After facing near-extinction, mountain gorillas are slowly rebounding. On Wednesday, the Switzerland-based International Union for Conservation of Nature updated mountain gorillas’ status from “critically endangered” to “endangered,” a more promising, if still precarious, designation. There are now just over 1,000 of the animals in the wild, up from an estimated population of 680 a decade ago.

“In the context of crashing populations of wildlife around the world, this is a remarkable conservation success,” said Tara Stoinski, president and chief scientist of the Dian Fossey Gorilla Fund.

The Atlanta-based nonprofit is named for the primate researcher whose work helped draw international attention to mountain gorillas and whose memoir became the basis for the 1988 Sigourney Weaver film “Gorillas in the Mist.”

Mountain Gorilla
Not…singing in the rain.
International Year of our Friends 2009

“This is a beacon of hope — and it’s happened in recently war-torn and still very poor countries,” said Stoinski, who is also a member of the IUCN’s primate specialist group, which recommended the status change.

Mountain gorillas live in lush and misty forests along a range of dormant volcanoes in east Africa. Their habitat falls inside national parks spanning parts of Rwanda, Uganda and the Democratic Republic of the Congo.

Fossey, who died in 1985, had projected that the primates may be extinct by 2000. Instead, their populations have been slowly increasing thanks to sustained and well-funded international conservation efforts.

“We have made progress in terms of their protection, in terms of allowing an environment where mountain gorillas can continue to thrive and grow,” said Anna Behm Masozera, director of the International Gorilla Conservation Program, based in Kigali, Rwanda. “But it’s important to note that mountain gorillas’ numbers could still slip back very quickly. We still have just two fragile and small populations,” split between two national park areas.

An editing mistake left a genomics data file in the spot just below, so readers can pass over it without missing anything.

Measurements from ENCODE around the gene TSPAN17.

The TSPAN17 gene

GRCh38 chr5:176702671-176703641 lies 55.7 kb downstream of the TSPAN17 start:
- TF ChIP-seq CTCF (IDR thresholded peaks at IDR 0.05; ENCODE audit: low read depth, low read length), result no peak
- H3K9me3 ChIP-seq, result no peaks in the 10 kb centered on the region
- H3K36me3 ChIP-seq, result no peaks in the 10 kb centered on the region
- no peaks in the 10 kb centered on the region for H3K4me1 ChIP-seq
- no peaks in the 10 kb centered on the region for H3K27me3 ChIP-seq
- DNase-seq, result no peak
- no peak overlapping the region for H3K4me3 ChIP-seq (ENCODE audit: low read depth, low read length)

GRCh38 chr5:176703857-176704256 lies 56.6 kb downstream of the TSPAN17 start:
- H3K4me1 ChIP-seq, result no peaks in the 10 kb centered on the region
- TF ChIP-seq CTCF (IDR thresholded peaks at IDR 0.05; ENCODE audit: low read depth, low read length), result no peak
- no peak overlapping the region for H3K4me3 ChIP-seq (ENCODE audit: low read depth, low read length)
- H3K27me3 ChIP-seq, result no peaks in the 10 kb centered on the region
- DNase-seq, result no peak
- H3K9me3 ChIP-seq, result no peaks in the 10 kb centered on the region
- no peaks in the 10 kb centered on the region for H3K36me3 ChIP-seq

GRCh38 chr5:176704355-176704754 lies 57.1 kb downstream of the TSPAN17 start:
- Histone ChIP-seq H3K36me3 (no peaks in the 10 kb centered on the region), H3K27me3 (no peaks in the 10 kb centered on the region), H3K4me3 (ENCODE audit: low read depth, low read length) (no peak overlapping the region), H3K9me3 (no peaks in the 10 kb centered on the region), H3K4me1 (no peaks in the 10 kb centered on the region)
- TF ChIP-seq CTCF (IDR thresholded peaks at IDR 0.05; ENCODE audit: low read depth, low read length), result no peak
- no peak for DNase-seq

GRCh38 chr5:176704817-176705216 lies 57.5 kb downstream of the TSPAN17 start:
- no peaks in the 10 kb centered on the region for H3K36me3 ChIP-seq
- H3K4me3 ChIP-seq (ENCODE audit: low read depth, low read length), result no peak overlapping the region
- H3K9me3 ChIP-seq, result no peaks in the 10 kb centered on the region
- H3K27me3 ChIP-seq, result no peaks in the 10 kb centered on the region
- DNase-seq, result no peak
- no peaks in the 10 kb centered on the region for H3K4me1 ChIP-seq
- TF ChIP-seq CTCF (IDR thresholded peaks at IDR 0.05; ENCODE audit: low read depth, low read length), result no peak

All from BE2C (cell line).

Gorilla
A male mountain gorilla from the Mukiza group is seen in the forest within the Bwindi National Park near the town of Kisoro, Uganda. VOA

Several factors have enabled mountain gorillas’ modest rebound, said Masozera.

The three governments have stepped up enforcement of national park boundaries — areas where hunting, logging and paved roads are illegal.

Tourism helps too: Visitors pay up to $1,500 an hour to watch gorillas, money that helps pay for park rangers.

“Primate ecotourism, done right, can be a really significant force for funding conservation,” said Russ Mittermeier, chief conservation officer at Global Wildlife Conservation. “It gives local governments and communities a tangible economic incentive to protect these habitats and species.”

There’s also health care. Gorilla Doctors, a nongovernmental group, has trained veterinary staff in each of the countries where the mountain gorillas live.

A male mountain gorilla from the Mukiza group is seen in the forest within the Bwindi National Park near the town of Kisoro, Uganda
How long do i have to hold this pose? Flickr

Hunting in the national parks is illegal, but nearby residents still set traps to catch other animals, such as antelopes. Those traps can also grab gorillas’ arms and legs.

When gorillas are found struggling with snares, the vets are called in to clean wounds. Kirsten Gilardi, U.S. director for the organization, called it “extreme conservation.”

Other experts said the emergency vet interventions play a significant role in maintaining mountain gorilla populations.

Also Read: India To Release 8 Endangered White-Backed Vultures in The Wild

“It’s a total conservation win, and there aren’t that many of them,” said Gilardi.

On Wednesday, the IUCN also announced that bans on commercial whaling in the North Pacific Ocean and elsewhere had allowed some whale populations to rebound. The fin whale’s status was updated from “endangered” to “vulnerable,” a less critical designation. (VOA)